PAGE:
I arrived in Beijing on May 14th after losing a day in flight over the Pacific or Arctic or perhaps it rolled under the seat behind me. I came to China as an invited athlete to run both the Conquer The Wall Marathon (I did the 10k) and the Shangri La 100k. I had never been to Asia.
When I ran UTMB in 2014 I felt lost throughout the race. I didn't know the time, the milage or what country I was in. I understood enough of the language and the culture to make me aware of what I should know and did not. China was a totally different experience as I speak about ten words of Mandarin poorly, have no idea of the cultural norms and I look like a foreigner. I did not feel lost, I felt alien. Luckily, I had the race organization to rely upon to make hotel reservations, transportation and to translate phrases like, "What is the wifi password?".
Beijing is, drum roll please, huge. What first grabbed my attention was the free for all style of driving. One hand on a cigarette, the other on the horn while checking the cell phone. I imagined a communist country of many rules would lead to strict drivers, I was wrong. Driving in China is more cock fight than synchronized swimming. Pedestrians in an over populated country are considered fair game and the larger vehicle always has the right of way.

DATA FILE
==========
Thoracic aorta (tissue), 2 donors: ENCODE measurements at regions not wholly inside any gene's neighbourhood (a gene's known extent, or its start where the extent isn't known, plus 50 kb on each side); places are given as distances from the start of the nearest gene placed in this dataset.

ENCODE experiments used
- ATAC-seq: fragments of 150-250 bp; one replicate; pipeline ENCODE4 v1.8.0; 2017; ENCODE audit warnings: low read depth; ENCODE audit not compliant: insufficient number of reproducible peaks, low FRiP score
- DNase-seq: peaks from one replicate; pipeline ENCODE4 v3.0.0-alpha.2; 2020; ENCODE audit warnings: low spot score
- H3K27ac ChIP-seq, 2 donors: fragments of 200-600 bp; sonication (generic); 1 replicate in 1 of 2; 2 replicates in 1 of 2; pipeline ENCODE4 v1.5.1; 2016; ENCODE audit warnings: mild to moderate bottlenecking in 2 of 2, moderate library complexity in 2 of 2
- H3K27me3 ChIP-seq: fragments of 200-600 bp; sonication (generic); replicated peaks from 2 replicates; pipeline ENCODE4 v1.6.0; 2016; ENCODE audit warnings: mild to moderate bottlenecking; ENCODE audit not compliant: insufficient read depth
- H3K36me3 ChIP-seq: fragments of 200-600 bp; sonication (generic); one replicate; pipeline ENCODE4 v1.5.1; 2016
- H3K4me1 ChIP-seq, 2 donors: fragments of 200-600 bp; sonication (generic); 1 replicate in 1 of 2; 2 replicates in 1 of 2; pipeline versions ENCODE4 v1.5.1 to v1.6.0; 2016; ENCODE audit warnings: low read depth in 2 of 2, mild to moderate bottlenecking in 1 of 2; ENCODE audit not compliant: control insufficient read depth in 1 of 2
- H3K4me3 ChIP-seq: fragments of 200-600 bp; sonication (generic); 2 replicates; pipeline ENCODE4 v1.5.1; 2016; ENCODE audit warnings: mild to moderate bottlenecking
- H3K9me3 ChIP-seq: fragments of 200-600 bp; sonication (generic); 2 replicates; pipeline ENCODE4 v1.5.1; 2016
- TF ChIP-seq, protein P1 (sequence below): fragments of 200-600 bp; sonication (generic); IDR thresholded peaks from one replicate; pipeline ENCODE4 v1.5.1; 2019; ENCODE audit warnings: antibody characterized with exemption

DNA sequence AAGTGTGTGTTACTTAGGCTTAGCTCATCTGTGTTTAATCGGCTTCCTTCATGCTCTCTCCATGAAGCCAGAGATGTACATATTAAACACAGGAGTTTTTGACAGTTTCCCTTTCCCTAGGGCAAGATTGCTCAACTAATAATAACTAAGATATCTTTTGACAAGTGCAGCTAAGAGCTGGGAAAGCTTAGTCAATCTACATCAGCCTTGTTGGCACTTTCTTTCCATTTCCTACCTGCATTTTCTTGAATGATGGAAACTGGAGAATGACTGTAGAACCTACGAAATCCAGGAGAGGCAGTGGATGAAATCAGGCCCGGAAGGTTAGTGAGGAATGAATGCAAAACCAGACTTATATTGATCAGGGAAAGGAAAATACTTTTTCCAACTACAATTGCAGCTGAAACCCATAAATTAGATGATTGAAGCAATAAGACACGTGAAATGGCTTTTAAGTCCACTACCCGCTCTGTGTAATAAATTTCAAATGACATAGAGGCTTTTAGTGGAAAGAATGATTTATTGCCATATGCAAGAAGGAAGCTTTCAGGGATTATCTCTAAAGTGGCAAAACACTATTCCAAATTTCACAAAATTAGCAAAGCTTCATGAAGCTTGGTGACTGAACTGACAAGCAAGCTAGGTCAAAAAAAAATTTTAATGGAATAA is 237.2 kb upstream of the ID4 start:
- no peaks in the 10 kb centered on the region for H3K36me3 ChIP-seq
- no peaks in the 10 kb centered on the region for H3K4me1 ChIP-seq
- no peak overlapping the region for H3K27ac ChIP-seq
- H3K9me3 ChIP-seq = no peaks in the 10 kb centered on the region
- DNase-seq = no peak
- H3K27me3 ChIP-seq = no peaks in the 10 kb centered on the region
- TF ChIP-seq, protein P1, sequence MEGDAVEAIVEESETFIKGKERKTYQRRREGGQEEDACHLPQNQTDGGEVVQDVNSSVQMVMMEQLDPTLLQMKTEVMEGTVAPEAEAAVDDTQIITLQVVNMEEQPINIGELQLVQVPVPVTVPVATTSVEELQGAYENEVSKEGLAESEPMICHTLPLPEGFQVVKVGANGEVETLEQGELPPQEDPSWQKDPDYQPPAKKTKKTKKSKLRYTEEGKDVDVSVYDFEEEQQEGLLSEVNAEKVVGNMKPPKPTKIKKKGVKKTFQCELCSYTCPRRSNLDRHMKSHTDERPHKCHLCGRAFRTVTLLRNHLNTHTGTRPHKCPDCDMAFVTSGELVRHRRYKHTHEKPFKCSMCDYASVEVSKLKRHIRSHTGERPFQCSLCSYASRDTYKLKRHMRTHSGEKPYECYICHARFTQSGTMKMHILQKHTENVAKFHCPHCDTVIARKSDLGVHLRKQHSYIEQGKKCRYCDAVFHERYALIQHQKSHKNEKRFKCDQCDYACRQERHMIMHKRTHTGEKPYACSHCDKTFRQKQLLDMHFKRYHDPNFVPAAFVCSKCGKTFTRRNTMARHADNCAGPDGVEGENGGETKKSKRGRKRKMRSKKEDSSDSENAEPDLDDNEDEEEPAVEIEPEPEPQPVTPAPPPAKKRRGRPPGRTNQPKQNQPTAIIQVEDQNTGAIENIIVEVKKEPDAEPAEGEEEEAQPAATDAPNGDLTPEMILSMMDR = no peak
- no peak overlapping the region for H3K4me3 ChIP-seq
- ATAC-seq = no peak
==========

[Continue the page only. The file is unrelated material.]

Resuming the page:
I settled into a nice hotel in Beijing on Ring road 3, slept a little then got up very early for the bus ride to the Great Wall of China. There was a large convoy of runners in busses tooling through the dark. I met up with the other invited Elites for this race, Ultra running superstar Nikki Kimball and Mosi Smith, a Badwater badass from North Carolina. The sun came up as we drove through the Chinese landscape along the Great Wall. It was surreal, I mean, the Great Wall of China! Finally we disembarked at the race start in a quiet valley with port-a-potties, an inflatable arch and military officials skulking about.
The Conquer The Wall 10k Race- The 5k and 10k started first with the half and full marathons to follow. I bolted from the start line up some single track as I was cold and wanted to warm up. Two Chinese runners followed me. The path topped out at The Wall. This part of The Wall is unreconstructed and steep as hell.
Nikki won the Half Marathon for the Women and Mosi got seventh in the full marathon. Katie Enquist the RD put on an excellent race with the help of Terry Sentinella and all the volunteers.
I spent the next day wandering around Beijing by myself. I sauntered out to the Forbidden Palace, Tien'amen Square and Mao'saleum.
The following day we piled into cabs to the airport where we flew across the country to Shangri La, a renamed town at 10,000 feet. Shangri La is the last major city in the NW of China before you are in Tibet proper. The population in Shangri La is 85% Tibetan and the prayer flags and temples reflect this.
Nikki and I did a shake out run from the hotel. We headed up the surrounding hills, past family burial plots planted in the forrest, past a stupa (monk burning platform and prayer pillar) up to the Tea Horse trail which Nikki had run years ago. It is an ancient trail where Tibetans would trade War Horses to the Chinese for Tea. The history in the area predates the thought of America existing.